What in the world is a ‘Brep’? We’ve all been there: Grasshopper’s terminology can be confusing. Grasshopper can greatly enhance a designer’s workflow, but it can also be intimidating for those who are not familiar with its terminology.

This blog post aims to help make sense of the terms that are used in Grasshopper that either don’t exist in Rhino or that are called differently there. It is aimed for beginners as well as people who are familiar with Grasshopper but are confused about certain words and terms. Let’s get started!

Here are the terms explained in this post:

**Brep****NURBS****Boundary surface****Region operations****Solid operations****Shatter**

**Boolean Operators****Domains****Cull Pattern**

**List****Data Tree****Data matching**

## Geometry terminology

Grasshopper uses different kinds of geometry types for the shapes and forms that make up a model. Understanding the differences is essential to know which commands we can run on which geometry. While most terms are the same as in Rhino, some commands go by a different name in Grasshopper.

### Brep

Brep is short for **B**oundary **Rep**resentation. In Grasshopper, a Brep in Grasshopper is what Rhino calls a Polysurface. It is a geometry type that represents the surface of an object with a set of connected surfaces. Just like Polysurfaces, a Brep can be open, or closed. If we want to reference a closed volume from Rhino to a Grasshopper container, we have to use the ‘Brep’ container. A surface container will not allow the reference a polysurface from Rhino. A Brep container on the other hand can references both single surfaces and polysurfaces.

If you want to be able to reference a variety of geometries, you can use the ‘Geometry’ container, which takes any type of geometry, from points to Polysurfaces.

### NURBS

If you are using Rhino, you are most likely already familiar with the term NURBS** **(non-uniform rational B-spline). NURBS is a mathematical representation of 3D geometry that Rhino uses to create smooth surfaces. It is at the core of Rhino and it differs from Mesh-modeling, which is a type of 3D modelling that is made up of a series of connected points, or vertices. NURBS models are mathematically accurate, meaning that we can define perfectly smooth surfaces, as opposed to meshes which will be facetted at a certain resolution. Rhino and Grasshopper allow us to create NURBS curves as well as NURBS surfaces.

### Boundary Surface

Time and time again we’ll want to turn a closed, planar curve into a surface, both in Rhino and in Grasshopper. In Rhino, we would use the ‘PlanarSrf’ command to do that. In Grasshopper the command goes by a different name: it is called ‘**Boundary Surface**‘. You can use it to turn one or multiple closed curves into a surface. If some of the closed curves are within another closed curve, this command will create a perforated surface. All interior curves will be assumed to be openings in the curve containing them.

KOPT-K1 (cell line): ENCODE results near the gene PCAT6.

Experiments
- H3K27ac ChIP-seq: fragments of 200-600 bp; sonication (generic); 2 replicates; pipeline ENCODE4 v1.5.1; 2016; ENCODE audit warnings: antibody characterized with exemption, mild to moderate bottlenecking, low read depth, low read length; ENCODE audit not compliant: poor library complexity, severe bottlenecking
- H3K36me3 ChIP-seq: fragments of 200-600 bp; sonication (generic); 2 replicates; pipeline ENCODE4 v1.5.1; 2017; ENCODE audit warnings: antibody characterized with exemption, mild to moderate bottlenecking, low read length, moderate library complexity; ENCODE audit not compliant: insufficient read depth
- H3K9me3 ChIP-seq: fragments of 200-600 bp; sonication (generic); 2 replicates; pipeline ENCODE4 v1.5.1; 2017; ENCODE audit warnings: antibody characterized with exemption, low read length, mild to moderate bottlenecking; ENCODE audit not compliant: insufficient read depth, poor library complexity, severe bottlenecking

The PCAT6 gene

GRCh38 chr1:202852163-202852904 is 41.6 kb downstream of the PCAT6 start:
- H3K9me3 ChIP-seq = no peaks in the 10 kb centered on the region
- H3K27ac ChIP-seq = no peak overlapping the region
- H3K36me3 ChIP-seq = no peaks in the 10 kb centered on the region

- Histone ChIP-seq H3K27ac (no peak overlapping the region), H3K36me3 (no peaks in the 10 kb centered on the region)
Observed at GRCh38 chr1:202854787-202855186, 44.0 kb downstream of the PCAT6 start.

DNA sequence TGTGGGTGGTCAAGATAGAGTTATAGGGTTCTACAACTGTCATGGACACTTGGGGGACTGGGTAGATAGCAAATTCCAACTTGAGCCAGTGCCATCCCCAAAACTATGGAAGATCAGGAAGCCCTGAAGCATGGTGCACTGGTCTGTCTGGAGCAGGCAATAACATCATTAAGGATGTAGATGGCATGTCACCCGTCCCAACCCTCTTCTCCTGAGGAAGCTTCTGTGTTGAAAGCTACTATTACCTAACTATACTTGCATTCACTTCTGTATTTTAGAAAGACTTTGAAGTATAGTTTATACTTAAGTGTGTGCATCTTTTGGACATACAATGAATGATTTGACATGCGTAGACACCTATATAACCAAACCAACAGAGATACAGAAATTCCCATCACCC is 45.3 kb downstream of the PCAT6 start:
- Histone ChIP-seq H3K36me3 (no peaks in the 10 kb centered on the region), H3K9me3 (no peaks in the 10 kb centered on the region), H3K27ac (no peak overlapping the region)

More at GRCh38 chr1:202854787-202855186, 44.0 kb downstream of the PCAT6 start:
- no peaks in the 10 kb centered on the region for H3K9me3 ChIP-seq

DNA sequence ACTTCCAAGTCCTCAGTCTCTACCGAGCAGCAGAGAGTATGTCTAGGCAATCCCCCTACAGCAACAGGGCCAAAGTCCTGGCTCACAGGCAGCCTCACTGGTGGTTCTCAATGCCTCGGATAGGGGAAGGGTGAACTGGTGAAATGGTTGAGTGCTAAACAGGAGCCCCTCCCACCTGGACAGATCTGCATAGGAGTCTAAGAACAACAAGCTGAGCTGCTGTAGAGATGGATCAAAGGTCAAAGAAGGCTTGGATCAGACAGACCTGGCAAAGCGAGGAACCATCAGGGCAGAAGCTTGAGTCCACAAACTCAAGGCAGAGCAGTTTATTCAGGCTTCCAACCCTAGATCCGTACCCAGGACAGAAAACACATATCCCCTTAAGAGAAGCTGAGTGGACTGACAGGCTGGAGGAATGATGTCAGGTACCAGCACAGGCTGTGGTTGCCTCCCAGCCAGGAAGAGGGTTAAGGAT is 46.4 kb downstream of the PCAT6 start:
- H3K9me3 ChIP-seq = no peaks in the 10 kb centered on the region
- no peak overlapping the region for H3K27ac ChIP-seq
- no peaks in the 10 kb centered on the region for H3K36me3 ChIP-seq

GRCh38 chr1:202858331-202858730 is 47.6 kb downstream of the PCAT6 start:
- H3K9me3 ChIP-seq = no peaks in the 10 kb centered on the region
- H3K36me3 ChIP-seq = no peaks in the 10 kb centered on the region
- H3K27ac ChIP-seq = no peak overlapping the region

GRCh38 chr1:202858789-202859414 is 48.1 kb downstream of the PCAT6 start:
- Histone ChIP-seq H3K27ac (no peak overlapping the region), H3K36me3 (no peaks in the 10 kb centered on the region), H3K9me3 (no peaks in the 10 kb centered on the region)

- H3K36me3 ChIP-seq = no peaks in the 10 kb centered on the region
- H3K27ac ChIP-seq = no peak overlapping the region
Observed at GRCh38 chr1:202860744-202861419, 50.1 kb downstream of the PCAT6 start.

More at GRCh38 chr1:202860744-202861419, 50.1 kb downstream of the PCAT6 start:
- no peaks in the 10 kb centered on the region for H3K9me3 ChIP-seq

**Tip: **This component will not maintain the List structure of the input curves. For example if you have a list of closed curves and you run them through the Boundary Surface component, the resulting surfaces will not be in the same order. If you want to retain the order, Graft the curves at the input.

### Region Operations

If you want to subtract one closed curve from another in Rhino, you can use the ‘CurveBoolean’ command. It will allow you to click into the overlapping or intersecting regions of a set of selected curves, and output that outline as a separate curve.

In Grasshopper, we can do the same with **Region **components. Instead of a single command as in Rhino, in Grasshopper we get three separate components for different use cases: Region Union, Region Difference and Region Intersection. These commands work just like Boolean Operations in Rhino, just with curves.

Keep in mind that all the curves need to be closed and on the same plane for these components to work.

### Solid Operations

If you want to subtract one closed polysurface from another in Rhino, you run a Boolean Difference operation. In Grasshopper, we can use the same commands, but the components are called differently: instead of Boolean operations, they are called Solid operations. Type the following name into the component search bar to add them to your scripts:

- Boolean Union ->
**Solid Union** - Boolean Difference ->
**Solid Difference** - Boolean Intersection ->
**Solid Intersection**

In Grasshopper, just like in Rhino, solid operations require two closed Brep in order to work.

**Tip:** Use these components with caution, as they are very computation heavy. Avoid processing multiple objects at once, if possible.

### Shatter

In Rhino, we can split any curve by selecting the curve to split and the geometry to split it with. In Grasshopper, the process is a bit different. There is no ‘Split Curve’ component. Instead, splitting a curve works as follows:

- Find the intersection point between the curve and another object (curve, point, surface or polysurface/brep)
- Extract the curve parameter at the intersection point
- Use the Shatter component to ‘shatter’ or split the curve at that specific point.

Consequently, the ‘Shatter’ component is a crucial component to know, and the fact that it has a different name entirely, is not making our lives easier!

Splitting surfaces on the other hand, has a dedicated component called ‘Split Surface’.

Understanding the terms used to describe these shapes and commands is important for effectively creating Grasshopper scripts. Familiarize yourself with these terms and you’ll always know what component to look for to get the job done!

## Logic and Math terminology

Besides terms that refer to geometry types and geometric operations, there are many logic and math-related components in Grasshopper. Understanding what they mean and what they do will open new possibilities within your scripts. Here are some of most powerful yet also most confusing terms:

### Boolean Operators